half eggplant with slices on white surface with bowl of whole eggplants in background

Best Knife for the Job – Western chef’s knife, Japanese santoku, or utility knife.

How to Choose – Look for smooth, shiny skin that is uniform in color. It should also be heavy for its size with no soft spots. For ripe eggplants, give it a gentle squeeze and if it bounces back, it’s ready to go. 

Tip – Smaller, immature eggplants tend to be sweeter and have less seeds. If you need a larger eggplant, look for the “male” rather than the “female” as the female can be a bit bitter and contain more seeds. To tell the difference between male and female eggplants, inspect the indentation on the blossomed end – a shallow and round indentation indicates a male and a deep indentation shaped like a dash indicates a female. 

How to Cut – The skin of an eggplant is edible, but some people don’t care for it so you can either leave it on or peel it off. Then, slice the whole thing in half lengthwise and cut into 1-inch slices for dishes like eggplant parmesan, or cut into sticks or cubes, depending on what your recipe calls for.  

Tip – To reduce bitterness, sprinkle cut eggplants liberally with salt and let it sit for an hour. This will pull out bitter juices. Then drain and prep. 

How to Store – You can keep eggplant in your fridge for up to 4 days, but they really are better when you use them right away. Cooked eggplant can be refrigerated for 3 days.

Cut Up Some Eggplant for This F.N. Sharp Recipe: Air Fryer Eggplant Fries With Marinara Dipping Sauce

How to Cut Jalapeno Peppers

F.N. Sharp Chef's Knife with sliced jalapeno

Best Knife for the Job – Western chef’s knife, Japanese santoku or utility knife.

How to Choose – Look for jalapeno peppers with a dark green color and nice gloss. 

How to Cut – Give the jalapeno a nice wash and pat dry. Now, before we get into the cutting part, it’s important to mention that the seeds inside the jalapeno pepper are H.O.T. Like, make-a-grown-man-cry hot. So be very careful when handling them. And for the LOVE OF SIGHT, do not touch your eyes during this process.

For jalapeno slices, wash the pepper before slicing off the stem end. Then, simply begin slicing in whatever thickness you prefer. From there, you can either leave the ribs and seeds as is, or use the tip of your knife to remove them.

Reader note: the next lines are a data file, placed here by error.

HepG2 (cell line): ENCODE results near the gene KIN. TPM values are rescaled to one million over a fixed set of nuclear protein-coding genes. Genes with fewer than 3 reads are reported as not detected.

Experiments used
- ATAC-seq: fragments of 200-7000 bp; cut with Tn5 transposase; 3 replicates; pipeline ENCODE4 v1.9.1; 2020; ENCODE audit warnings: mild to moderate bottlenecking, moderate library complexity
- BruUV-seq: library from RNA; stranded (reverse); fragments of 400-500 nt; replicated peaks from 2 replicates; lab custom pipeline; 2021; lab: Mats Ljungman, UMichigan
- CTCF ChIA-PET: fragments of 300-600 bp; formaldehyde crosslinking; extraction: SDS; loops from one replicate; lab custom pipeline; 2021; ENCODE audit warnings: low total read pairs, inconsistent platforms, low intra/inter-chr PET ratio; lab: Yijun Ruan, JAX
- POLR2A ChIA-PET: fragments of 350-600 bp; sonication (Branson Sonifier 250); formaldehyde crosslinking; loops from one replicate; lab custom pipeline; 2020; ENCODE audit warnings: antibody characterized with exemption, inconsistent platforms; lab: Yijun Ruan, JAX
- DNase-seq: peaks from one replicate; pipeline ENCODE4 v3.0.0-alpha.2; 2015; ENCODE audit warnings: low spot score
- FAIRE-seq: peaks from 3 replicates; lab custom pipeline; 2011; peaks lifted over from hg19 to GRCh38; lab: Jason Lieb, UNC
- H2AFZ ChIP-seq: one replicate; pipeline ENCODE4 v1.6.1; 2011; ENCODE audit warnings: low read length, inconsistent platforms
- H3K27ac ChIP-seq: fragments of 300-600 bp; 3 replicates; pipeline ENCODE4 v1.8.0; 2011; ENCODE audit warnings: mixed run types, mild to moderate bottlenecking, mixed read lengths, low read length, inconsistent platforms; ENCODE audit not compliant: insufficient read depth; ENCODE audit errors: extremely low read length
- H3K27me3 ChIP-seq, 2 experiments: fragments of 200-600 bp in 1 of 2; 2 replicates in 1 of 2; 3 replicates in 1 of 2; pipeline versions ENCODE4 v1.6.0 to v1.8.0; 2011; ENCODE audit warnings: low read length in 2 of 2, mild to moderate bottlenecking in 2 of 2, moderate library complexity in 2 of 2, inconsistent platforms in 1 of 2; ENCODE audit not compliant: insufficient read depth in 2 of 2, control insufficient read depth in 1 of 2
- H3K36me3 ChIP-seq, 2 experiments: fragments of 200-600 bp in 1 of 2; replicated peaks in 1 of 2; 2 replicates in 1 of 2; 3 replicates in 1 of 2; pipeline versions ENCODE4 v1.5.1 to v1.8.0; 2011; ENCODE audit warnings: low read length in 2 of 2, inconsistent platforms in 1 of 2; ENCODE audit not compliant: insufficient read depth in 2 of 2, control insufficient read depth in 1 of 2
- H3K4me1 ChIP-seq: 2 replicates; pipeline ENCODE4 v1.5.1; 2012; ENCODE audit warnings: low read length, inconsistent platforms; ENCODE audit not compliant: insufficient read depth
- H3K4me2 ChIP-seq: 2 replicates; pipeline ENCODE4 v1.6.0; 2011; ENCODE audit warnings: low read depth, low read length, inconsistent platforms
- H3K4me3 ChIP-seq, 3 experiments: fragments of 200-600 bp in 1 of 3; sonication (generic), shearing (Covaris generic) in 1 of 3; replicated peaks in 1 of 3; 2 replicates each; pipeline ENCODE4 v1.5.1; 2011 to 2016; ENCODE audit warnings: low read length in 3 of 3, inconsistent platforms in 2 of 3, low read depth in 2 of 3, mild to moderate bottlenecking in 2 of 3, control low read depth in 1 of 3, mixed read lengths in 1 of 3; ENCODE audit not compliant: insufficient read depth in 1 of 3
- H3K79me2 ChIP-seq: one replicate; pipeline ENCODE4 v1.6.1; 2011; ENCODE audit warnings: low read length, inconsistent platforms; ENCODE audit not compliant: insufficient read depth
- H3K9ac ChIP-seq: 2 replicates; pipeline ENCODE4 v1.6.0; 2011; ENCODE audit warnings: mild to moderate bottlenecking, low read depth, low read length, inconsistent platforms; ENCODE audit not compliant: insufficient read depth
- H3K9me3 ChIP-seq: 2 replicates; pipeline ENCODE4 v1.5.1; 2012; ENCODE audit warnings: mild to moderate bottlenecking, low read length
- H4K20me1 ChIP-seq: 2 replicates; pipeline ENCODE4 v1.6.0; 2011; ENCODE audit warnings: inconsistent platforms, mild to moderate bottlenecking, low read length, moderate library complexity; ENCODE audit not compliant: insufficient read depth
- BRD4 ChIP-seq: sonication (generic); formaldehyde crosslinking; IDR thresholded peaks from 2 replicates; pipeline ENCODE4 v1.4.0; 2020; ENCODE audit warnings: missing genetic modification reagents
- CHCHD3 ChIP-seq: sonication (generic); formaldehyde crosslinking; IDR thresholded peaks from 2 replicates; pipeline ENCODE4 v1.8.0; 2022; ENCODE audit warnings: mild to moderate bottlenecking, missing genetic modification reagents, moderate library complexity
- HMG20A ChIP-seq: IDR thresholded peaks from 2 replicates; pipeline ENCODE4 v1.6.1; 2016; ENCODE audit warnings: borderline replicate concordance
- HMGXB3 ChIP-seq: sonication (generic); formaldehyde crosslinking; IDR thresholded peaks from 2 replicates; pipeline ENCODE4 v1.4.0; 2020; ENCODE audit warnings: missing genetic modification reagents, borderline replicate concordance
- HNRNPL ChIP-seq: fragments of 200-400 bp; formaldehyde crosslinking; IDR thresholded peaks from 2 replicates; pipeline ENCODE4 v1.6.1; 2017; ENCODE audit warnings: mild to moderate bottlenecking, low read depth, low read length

If your recipe calls for thin strips or diced jalapeno, slice off the stem and slice the jalapeno in half lengthwise. You can either leave the ribs and seeds for a spicier jalapeno, or use the tip of your knife to remove them. Then, place your jalapeno halves cut side down and begin slicing into thin strips lengthwise. From there, you can turn the strips to slice in the opposite direction to create diced jalapeno. 

Need to see how to cut a jalapeno in action? Check out this how-to video:

How to Store – Both cut and uncut jalapeno peppers can be stored in a plastic bag or airtight container in the fridge for 5 days.

Dice up Some Jalapenos for This F.N. Sharp Recipe:
🔪 Blueberry-Cran Jalapeno Jam

How to Cut Okra

whole and sliced okra on wooden surface

Best Knife for the Job – Western chef’s knife, Japanese santoku, utility or paring knife.

How to Choose – Look for dry, firm okra void of any blemishes. And it should feel a bit fuzzy like a peach. 

How to Cut – Wash well, then remove the stem and cut as per your recipe’s directions. 

Tip – It’s best to prepare okra with an acid food such as tomatoes to keep it from getting slimy. 

How to Store – Okra pods can be refrigerated in a plastic bag for up to 3 days. Cooked okra can be kept in a tightly sealed container in the fridge for up to 5 days.

How to Cut Pumpkin

cubed pumpkin in wooden bowls and on wooden cutting board

Best Knife for the Job – Western chef’s knife or Japanese santoku and paring knife.

How to Choose – We’re looking for a nice edible pumpkin, not the kind you carve for Halloween. So, look for a smallish one with few blemishes that feels heavy for its size. Avoid any with soft spots.